Aussie Breaks 1.0400 as RBA Stays Put

Posted on

The Reserve Bank of Australia surprised the market by keeping rates steady at 3.25% sending the Aussie dollar through the key 1.0400 barrier in mid morning Asian trade. Ahead of the announcement 20 out of 27 economists surveyed by Bloomberg forecast that the RBA would cut rates by another 25bp to 3.00%.

However, the RBA statement reflected a much more hawkish tone than the market anticipated with the central bank noting that inflation was slightly higher than anticipated while the outlook for global economy was more positive with growth in China stabilizing. “With prices data slightly higher than expected and recent information on the world economy slightly more positive, the board judged that the stance of monetary policy was appropriate for the time being,” said Glenn Stevens. governor of the RBA.

One possible reason for RBA’s caution on the interest rate front is the pickup in demand in Australia’s housing market. Last month the country saw a strong jump in Building Approvals to 7.8% from 1.1% eyed and monetary officials in Sydney may have decided that they did not want to spark demand further given the fact the most of Australian mortgages are based on floating rather than fixed interest rates.

Although the RBA remained focused on inflation rather than growth it did note that the Australian dollar was trading higher than expected and implying that its strength was clearly hampering the country’s exports. Analysts believe that Australia may have lost as much 37,000 jobs in manufacturing over the past four years due to competition pressures caused by the rising currency. Today’s move will only aggravate that dynamic, as the decision to keep rates on hold will preserve Aussie attraction as the preeminent carry trade in the currency market and could push the pair higher towards the 1.0600 figure over the next several weeks.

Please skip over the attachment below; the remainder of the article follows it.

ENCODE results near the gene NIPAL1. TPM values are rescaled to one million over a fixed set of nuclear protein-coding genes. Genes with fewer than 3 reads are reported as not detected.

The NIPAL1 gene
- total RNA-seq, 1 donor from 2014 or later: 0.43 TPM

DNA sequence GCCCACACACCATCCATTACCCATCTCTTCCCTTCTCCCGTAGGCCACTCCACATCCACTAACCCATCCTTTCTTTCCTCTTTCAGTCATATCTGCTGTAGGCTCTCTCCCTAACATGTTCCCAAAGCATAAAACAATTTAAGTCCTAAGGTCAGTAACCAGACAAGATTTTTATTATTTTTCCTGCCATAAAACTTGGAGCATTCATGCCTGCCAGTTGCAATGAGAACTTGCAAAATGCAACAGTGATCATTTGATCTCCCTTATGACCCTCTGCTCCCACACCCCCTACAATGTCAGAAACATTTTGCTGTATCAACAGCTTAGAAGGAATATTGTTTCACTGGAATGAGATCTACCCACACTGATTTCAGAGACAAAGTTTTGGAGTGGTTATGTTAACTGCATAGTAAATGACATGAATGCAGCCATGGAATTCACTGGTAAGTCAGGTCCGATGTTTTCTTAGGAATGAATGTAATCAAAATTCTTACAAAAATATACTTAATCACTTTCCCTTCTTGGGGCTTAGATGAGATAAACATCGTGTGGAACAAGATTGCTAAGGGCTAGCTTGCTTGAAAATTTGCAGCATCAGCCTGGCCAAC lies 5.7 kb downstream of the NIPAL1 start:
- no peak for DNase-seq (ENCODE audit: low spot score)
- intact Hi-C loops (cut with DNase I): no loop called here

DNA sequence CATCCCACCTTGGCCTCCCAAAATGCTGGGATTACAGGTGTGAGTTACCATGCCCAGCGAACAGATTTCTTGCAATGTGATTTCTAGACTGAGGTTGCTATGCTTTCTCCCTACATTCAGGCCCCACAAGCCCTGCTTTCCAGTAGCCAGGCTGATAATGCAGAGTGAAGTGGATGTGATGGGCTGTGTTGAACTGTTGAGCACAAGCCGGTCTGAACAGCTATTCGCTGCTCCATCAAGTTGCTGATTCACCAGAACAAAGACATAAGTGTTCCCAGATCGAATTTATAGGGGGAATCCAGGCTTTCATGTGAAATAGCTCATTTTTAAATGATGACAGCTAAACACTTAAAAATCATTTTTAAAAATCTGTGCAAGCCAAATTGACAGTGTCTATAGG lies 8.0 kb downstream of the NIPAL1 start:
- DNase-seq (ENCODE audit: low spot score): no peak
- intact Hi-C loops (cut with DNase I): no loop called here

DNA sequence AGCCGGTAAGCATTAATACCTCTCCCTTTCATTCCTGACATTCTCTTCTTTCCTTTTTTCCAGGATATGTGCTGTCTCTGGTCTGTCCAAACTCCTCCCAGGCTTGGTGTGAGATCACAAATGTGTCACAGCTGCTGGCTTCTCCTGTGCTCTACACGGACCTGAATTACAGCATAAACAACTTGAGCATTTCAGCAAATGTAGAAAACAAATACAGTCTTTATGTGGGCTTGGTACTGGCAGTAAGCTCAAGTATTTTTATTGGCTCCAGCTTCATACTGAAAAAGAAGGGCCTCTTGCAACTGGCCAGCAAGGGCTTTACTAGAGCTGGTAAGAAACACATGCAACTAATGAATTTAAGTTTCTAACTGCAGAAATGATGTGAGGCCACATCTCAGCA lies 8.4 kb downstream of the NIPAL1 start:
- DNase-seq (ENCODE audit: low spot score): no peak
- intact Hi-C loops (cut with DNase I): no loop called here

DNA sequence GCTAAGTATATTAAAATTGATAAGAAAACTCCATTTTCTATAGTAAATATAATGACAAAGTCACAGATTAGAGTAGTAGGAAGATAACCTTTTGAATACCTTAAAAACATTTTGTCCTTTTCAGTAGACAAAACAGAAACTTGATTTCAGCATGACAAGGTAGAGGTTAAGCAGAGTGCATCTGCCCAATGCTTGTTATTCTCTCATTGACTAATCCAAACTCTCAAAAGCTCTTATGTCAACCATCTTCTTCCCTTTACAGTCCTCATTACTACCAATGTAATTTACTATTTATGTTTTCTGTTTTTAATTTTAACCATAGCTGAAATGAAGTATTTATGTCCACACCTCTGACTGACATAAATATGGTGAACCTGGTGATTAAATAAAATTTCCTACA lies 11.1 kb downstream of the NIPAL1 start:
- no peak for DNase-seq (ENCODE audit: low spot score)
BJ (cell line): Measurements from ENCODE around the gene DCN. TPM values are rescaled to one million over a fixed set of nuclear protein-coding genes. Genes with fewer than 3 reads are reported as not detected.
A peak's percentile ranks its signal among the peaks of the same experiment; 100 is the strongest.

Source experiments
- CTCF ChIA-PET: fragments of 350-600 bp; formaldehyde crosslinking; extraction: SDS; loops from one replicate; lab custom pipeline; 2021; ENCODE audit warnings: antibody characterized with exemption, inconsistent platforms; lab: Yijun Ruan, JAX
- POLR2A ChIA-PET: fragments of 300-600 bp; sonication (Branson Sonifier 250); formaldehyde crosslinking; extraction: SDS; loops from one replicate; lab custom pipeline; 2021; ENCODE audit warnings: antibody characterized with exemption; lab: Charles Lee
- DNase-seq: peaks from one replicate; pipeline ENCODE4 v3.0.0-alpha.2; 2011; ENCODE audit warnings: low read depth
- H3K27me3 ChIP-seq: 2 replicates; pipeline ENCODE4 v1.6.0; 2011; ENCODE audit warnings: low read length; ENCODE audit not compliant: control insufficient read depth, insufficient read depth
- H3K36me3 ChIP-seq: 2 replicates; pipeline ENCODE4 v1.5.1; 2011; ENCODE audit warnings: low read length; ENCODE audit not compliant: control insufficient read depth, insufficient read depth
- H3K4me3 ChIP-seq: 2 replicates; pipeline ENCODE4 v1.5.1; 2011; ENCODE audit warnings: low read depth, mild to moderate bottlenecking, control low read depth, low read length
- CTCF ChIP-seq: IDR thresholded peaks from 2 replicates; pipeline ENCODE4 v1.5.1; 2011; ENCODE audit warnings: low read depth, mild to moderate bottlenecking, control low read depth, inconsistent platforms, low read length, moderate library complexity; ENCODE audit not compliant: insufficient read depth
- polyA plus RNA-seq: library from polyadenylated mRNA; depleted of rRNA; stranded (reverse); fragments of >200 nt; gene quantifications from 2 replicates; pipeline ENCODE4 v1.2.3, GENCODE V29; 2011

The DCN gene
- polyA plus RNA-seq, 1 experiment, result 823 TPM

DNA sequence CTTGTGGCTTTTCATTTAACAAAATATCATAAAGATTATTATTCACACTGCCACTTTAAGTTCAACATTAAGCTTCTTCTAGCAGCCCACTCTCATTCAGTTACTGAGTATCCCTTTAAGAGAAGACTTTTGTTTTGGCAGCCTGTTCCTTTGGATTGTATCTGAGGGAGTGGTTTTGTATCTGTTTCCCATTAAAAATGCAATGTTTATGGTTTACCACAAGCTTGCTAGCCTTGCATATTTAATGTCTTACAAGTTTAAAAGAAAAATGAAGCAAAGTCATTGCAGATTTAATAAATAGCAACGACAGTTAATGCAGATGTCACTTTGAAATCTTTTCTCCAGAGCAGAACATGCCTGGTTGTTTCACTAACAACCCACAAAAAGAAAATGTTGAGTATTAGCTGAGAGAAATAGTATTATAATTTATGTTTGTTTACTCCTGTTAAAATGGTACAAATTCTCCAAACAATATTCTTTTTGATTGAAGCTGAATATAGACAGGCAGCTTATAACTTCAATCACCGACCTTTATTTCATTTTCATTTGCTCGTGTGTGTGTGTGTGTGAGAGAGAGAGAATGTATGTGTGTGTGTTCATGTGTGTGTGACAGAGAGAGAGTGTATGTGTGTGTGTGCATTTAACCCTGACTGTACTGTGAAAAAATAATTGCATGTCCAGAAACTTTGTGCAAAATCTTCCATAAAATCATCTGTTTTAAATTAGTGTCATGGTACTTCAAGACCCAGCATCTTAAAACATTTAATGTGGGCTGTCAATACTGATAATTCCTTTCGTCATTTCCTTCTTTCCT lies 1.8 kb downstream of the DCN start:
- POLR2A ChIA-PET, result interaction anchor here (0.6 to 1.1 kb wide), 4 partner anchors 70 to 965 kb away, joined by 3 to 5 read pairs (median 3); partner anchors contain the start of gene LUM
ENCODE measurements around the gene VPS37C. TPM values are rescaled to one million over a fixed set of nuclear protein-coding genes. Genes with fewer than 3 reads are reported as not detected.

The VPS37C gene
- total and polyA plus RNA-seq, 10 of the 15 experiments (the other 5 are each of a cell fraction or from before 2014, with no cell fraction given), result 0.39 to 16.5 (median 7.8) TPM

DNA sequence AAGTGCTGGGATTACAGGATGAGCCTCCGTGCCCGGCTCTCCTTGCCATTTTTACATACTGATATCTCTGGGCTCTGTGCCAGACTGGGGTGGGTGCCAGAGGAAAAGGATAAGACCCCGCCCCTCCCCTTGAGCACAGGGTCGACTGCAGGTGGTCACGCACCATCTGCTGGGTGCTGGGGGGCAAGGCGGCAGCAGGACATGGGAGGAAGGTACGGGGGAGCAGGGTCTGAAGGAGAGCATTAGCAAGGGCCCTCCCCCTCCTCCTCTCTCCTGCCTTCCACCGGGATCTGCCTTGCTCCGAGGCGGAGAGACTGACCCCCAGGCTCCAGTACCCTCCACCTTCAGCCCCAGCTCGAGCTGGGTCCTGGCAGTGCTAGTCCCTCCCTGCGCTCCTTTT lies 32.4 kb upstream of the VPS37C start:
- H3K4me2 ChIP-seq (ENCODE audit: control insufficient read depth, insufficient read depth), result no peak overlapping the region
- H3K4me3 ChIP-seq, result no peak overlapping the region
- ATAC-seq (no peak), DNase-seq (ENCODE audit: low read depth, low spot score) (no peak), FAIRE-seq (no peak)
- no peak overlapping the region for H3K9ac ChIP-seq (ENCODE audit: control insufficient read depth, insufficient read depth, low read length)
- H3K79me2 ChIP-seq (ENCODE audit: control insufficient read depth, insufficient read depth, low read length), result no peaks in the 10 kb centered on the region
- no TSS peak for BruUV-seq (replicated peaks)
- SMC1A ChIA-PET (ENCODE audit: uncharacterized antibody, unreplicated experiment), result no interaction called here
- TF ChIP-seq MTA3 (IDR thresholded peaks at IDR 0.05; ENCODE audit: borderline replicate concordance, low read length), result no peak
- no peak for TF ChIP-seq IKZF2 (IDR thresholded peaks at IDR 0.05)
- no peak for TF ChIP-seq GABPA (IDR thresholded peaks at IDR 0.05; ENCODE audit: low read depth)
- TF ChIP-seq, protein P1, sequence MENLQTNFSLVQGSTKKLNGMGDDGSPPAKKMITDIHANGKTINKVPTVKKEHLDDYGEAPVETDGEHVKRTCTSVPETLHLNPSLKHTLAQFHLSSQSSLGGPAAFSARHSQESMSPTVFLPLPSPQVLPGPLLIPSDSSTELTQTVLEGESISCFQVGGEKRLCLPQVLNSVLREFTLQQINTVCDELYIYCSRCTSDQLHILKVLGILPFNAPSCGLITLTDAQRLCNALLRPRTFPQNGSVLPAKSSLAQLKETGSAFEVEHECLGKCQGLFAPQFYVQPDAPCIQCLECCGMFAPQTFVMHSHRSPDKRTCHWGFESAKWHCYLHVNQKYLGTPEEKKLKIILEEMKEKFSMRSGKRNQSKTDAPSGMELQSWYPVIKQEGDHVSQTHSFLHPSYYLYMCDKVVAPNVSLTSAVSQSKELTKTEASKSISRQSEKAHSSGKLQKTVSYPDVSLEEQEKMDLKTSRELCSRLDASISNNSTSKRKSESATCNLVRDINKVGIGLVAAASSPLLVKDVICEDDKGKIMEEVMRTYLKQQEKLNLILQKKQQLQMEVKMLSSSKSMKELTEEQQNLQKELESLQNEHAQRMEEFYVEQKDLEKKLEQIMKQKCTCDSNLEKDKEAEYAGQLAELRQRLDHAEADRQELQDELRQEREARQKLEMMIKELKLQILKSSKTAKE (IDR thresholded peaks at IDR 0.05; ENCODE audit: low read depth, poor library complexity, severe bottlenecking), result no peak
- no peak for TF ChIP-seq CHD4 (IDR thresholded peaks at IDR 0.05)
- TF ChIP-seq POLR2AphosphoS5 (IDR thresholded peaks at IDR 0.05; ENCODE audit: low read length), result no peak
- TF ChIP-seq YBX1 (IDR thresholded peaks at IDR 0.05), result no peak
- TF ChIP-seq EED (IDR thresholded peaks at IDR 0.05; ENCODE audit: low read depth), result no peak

Boris Schlossberg
Managing Director

One thought on “Aussie Breaks 1.0400 as RBA Stays Put”

  1. 1-If infla rate has been met expectation why they (govt) didnt cut the rate ?
    2-what is the diff between flo and fix interest rates?
    who is responsible for flo interest rates?

Leave a Reply

Your email address will not be published. Required fields are marked *